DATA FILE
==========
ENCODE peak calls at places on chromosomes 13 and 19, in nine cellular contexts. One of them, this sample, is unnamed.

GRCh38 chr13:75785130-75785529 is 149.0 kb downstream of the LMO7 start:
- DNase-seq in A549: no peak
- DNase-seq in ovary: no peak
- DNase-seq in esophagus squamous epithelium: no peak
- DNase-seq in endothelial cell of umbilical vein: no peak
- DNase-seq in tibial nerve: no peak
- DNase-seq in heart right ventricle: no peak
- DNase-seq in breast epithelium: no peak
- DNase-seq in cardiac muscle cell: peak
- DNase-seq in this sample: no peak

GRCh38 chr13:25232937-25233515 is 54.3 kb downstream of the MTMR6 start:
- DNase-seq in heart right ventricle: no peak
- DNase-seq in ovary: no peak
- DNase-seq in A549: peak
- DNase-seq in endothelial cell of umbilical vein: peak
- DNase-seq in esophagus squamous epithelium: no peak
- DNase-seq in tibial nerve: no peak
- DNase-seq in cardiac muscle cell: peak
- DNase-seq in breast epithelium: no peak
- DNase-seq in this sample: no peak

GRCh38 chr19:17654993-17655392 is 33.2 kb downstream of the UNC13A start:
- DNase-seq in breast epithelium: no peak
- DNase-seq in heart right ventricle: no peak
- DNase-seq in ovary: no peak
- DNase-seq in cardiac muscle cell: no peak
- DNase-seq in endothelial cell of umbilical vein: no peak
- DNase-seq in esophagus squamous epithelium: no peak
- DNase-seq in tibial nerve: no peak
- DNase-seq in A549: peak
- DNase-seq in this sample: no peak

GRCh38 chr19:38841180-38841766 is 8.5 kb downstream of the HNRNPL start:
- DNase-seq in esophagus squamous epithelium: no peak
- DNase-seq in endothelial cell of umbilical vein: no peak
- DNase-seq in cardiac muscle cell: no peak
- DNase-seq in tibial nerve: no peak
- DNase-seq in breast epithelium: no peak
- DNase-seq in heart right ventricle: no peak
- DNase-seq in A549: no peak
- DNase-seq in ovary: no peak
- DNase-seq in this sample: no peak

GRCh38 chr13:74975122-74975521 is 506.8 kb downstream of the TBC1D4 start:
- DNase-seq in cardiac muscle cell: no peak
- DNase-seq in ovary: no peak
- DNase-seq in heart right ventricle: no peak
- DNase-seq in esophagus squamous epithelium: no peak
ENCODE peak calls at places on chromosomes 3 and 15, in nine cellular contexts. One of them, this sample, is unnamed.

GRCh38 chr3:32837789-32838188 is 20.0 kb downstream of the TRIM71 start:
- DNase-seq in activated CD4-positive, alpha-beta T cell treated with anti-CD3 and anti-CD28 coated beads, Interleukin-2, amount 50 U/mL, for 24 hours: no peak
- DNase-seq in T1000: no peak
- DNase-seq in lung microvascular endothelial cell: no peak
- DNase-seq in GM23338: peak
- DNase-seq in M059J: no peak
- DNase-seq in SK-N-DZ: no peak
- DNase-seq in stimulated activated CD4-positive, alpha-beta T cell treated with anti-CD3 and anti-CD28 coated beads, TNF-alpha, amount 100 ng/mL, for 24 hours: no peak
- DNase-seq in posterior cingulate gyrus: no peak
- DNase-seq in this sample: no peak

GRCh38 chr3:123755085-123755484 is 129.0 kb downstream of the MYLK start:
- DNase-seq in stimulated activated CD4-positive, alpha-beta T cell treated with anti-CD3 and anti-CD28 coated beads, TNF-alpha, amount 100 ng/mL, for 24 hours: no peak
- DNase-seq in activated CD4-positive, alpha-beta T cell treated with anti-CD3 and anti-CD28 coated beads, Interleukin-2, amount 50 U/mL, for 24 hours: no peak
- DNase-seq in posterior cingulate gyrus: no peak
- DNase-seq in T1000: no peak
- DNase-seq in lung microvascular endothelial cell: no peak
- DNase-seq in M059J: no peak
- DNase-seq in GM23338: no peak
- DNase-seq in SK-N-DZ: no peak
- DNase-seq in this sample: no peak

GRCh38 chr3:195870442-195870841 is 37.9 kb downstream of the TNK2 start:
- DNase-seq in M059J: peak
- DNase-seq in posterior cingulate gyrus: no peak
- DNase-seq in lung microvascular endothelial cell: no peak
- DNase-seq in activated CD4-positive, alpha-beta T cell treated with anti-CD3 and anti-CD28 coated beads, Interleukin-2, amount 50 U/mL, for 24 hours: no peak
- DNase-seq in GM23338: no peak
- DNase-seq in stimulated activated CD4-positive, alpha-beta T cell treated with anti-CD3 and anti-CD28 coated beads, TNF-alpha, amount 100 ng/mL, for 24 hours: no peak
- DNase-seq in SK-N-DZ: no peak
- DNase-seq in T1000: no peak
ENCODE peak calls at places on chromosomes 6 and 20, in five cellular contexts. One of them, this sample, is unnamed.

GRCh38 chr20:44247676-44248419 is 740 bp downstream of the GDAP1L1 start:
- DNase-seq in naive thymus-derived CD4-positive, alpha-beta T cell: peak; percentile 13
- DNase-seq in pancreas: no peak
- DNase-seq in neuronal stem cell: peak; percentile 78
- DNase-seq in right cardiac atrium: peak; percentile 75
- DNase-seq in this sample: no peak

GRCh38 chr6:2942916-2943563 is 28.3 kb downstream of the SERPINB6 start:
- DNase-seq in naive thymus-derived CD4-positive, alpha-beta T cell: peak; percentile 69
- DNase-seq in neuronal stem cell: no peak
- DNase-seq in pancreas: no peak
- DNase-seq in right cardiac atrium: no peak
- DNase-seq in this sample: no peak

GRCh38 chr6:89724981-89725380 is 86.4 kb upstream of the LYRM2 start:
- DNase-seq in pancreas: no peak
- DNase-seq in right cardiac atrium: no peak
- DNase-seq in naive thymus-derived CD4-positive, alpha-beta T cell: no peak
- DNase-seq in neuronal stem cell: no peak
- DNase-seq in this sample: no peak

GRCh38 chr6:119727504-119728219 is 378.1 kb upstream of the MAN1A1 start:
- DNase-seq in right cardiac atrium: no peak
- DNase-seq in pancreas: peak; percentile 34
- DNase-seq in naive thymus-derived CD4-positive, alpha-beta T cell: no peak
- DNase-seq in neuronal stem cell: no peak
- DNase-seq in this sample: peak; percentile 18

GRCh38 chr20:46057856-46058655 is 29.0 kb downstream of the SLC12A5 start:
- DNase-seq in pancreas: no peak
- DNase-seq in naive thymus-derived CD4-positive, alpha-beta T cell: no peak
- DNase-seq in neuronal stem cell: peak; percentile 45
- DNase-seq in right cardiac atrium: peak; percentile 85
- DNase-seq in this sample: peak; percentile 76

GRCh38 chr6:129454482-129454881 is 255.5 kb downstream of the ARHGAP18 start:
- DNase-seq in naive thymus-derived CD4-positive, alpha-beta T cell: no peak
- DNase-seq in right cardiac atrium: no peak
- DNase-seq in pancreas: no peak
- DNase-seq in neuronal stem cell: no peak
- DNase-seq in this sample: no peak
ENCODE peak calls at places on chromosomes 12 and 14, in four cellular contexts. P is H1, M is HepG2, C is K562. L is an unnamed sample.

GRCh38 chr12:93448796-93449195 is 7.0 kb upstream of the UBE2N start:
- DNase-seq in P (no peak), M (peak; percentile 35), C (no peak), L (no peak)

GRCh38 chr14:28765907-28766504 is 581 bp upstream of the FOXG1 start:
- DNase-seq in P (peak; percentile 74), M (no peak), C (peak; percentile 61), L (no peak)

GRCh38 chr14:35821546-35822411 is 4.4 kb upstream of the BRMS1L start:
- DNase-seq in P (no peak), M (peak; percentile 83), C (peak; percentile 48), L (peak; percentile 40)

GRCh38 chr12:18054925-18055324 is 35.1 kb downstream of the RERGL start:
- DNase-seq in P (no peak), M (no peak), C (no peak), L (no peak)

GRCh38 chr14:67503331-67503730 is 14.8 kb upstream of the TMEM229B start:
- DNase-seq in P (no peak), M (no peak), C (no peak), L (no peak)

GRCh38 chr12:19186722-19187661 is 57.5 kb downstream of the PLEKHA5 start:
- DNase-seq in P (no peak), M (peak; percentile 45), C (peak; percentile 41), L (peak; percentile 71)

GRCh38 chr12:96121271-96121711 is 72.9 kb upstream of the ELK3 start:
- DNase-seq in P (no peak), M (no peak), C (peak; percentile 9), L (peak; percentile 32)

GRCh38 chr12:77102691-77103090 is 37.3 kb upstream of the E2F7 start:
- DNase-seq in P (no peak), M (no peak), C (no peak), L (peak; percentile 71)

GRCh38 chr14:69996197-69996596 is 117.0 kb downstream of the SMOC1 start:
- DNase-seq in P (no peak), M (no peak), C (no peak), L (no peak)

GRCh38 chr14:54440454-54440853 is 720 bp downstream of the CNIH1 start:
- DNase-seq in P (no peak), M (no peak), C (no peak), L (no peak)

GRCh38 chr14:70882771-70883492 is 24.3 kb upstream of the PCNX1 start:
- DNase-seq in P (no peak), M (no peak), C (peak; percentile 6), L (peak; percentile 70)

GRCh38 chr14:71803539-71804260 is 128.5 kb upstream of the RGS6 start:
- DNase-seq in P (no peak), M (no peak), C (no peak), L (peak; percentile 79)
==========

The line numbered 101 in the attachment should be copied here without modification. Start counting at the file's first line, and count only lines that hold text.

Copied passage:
- DNase-seq in this sample: peak; percentile 18